Dayton community bids final farewell to fallen firefighter

The family of fallen firefighter Bobby Higginbotham was presented with the flag that draped his casket during the funeral and his firefighter helmet.

Wednesday, Aug. 30, was a somber day for the Dayton community and the firefighter brotherhood as they gathered to say goodbye to one of their own – Dayton Volunteer Firefighter Robert Mason “Bobby” Higginbotham, who lost his life after a tragic motorcycle crash on Friday, Aug. 25. He had served with Dayton VFD since 2019.

The funeral service was a tribute to his life and unwavering dedication to his family, friends and community. His brothers and sisters in fire service, most dressed in blue uniforms, filled nearly half of Pace-Stancil Funeral Home’s sanctuary in Dayton.

During the service, the final radio call was made for Higginbotham and weeping could be heard from his loved ones and friends as it went unanswered.

Aerial video courtesy of Haden Gutierrez

Livingston Fire Chief Corky Cochran spoke at the funeral about Higginbotham being a true and dedicated family man who was a true friend and willing to take on any task asked of him.

“Why do we get into fire service in the first place? It is dirty. It is dangerous. Some people think we are a little crazy and maybe we are a little bit,” Cochran said. “In Bobby’s case, this has been answered. He had a burning desire to serve, to provide a better quality of life for family and friends, and the Dayton community.”

Cochran spoke about what compels so many to get into fire service.

“We find ourselves doing some really strange things. We may leave a warm bed in freezing temperatures. We may go out in hurricane weather. We may leave a holiday meal and we may leave church services,” Cochran said. “For what? Why? What are we thinking? To save a property we do not own and to protect a life of one we have never met. This is what we do.”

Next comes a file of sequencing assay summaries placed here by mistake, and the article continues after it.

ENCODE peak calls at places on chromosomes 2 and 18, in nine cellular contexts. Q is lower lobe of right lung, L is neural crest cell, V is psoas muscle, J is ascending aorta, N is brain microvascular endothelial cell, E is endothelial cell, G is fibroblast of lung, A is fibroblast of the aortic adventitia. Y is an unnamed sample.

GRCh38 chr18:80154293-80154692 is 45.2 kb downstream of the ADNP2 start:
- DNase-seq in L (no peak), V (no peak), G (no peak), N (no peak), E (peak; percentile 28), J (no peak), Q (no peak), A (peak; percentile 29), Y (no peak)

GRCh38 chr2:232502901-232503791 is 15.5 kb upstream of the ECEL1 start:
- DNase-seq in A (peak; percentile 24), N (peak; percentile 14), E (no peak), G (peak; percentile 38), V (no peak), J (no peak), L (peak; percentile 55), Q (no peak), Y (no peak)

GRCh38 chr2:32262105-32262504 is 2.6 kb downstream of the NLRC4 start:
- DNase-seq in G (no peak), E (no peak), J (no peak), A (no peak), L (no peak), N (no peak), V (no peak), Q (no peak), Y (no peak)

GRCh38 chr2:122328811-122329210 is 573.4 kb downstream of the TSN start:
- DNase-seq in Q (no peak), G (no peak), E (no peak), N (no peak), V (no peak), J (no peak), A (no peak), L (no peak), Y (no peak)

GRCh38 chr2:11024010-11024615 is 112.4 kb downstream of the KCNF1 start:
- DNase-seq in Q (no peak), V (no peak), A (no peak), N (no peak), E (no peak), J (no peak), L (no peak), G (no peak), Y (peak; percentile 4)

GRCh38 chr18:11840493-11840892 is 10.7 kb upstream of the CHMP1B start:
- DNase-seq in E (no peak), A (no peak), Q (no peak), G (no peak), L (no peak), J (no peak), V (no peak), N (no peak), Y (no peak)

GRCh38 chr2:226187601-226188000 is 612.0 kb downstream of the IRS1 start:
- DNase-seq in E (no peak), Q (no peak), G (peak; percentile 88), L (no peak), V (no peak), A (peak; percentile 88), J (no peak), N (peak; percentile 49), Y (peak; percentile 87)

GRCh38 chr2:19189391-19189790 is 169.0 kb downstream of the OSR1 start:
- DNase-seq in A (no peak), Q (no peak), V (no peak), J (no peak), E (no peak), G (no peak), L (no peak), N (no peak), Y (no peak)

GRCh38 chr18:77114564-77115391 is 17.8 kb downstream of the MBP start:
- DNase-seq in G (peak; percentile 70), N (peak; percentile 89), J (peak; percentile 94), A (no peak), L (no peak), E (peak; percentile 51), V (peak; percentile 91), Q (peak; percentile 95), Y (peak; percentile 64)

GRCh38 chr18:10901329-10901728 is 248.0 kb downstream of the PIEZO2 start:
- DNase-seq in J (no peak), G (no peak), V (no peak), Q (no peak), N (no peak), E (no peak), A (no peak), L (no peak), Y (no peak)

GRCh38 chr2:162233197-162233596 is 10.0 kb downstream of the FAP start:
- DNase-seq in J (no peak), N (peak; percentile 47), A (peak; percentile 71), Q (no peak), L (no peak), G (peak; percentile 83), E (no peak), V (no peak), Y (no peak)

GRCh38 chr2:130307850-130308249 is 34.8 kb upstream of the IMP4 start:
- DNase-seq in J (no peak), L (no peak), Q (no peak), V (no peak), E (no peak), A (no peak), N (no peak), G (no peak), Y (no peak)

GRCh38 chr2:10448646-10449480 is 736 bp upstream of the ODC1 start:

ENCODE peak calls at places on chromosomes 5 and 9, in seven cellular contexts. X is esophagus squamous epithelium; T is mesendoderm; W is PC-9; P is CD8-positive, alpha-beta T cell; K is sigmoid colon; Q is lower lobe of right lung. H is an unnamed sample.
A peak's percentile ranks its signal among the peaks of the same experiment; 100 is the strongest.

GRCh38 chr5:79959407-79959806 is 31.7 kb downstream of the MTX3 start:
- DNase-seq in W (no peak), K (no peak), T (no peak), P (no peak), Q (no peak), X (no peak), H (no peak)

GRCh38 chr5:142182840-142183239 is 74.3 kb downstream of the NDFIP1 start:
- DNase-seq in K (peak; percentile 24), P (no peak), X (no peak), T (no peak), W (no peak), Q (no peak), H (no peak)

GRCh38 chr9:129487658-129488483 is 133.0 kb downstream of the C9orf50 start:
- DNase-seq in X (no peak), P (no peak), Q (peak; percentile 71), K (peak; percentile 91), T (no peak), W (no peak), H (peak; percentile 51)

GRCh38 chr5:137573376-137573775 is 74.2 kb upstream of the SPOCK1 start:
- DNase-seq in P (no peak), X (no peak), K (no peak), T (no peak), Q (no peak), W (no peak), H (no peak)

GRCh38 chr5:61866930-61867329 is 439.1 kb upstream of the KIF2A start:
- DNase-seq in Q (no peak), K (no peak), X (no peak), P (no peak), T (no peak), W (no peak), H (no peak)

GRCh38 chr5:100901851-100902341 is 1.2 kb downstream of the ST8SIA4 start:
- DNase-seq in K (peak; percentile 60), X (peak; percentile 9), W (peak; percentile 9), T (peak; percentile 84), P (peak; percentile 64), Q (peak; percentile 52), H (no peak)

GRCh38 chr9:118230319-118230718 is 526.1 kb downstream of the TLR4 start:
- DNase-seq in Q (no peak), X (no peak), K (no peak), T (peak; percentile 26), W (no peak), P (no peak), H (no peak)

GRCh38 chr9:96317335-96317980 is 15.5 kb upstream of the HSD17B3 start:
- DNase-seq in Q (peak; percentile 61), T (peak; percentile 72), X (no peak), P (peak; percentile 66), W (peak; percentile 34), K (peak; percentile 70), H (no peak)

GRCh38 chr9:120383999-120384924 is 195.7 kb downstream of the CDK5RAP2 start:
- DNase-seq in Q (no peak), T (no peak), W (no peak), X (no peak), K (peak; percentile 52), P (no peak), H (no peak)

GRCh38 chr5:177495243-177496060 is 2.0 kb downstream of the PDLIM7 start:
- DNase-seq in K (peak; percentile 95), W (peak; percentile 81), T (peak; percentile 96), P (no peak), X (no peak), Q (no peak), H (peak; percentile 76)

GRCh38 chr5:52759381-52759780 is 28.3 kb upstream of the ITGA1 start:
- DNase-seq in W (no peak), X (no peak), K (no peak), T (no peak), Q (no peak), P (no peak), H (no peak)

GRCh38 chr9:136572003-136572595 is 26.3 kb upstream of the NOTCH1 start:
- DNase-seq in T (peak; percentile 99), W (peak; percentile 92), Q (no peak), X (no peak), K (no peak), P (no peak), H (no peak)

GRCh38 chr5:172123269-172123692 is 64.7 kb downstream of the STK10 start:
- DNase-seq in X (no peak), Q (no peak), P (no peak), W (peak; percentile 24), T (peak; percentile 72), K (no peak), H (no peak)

The nobleness of fire service connects those who serve in a brotherhood and sisterhood, which Cochran described as the greatest bond known to mankind.

“It is with us as we serve and today it follows us to death. If not for the brother and sisterhood, how many of us would not be here today? Family, the brotherhood and sisterhood I speak of goes one step further. Today it transfers to you. We are here for you today,” he said. “We will be here next week, next year. The brotherhood and sisterhood will never desert you.”

Higginbotham leaves behind to cherish his memory his wife, Mazie Pafford-Higginbotham; parents, Wes and Anita Norsworthy; grandparents, Linda Andress, Tommie Andress and wife Janie; Ray Pafford and wife Rita, Augie Carlile, Debbie Strang and husband Andrew, Kurt Gassett and wife Patricia; children, Westen Higginbotham and Emma Higginbotham; brothers, Dustin Andress and companion Jennifer Pitts, Phillip Locklear, Brandon Higginbotham and wife Shelby; sisters Jessica Higginbotham, Brittany Higginbotham; mother-in-law and father-in-law, Albert and Alicia Valerio, Mike and Renee Pafford; brothers-in-law, Austin Pafford and wife Ari, Zachary Valerio; sisters-in-law, Madalyn Pafford, Isabella Valerio; along with numerous nieces, nephews, aunts, uncles, and other cherished family members and friends.

Among those attending his funeral were Dayton Mayor Martin Mudd and wife, Sarah, City Manager Kim Judge, Dayton Police Chief Derek Woods, Dayton Fire Chief Chad Glatfelter and a host of other firefighters from across Liberty County and the surrounding area.

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Before creating Bluebonnet News in 2018, Vanesa Brashier was a community editor for the Houston Chronicle/Houston Community Newspapers. During part of her 12 years at the newspapers, she was assigned as the digital editor and managing editor for the Humble Observer, Kingwood Observer, East Montgomery County Observer and the Lake Houston Observer, and the editor of the Dayton News, Cleveland Advocate and Eastex Advocate. Over the years, she has earned more than two dozen writing awards, including Journalist of the Year.

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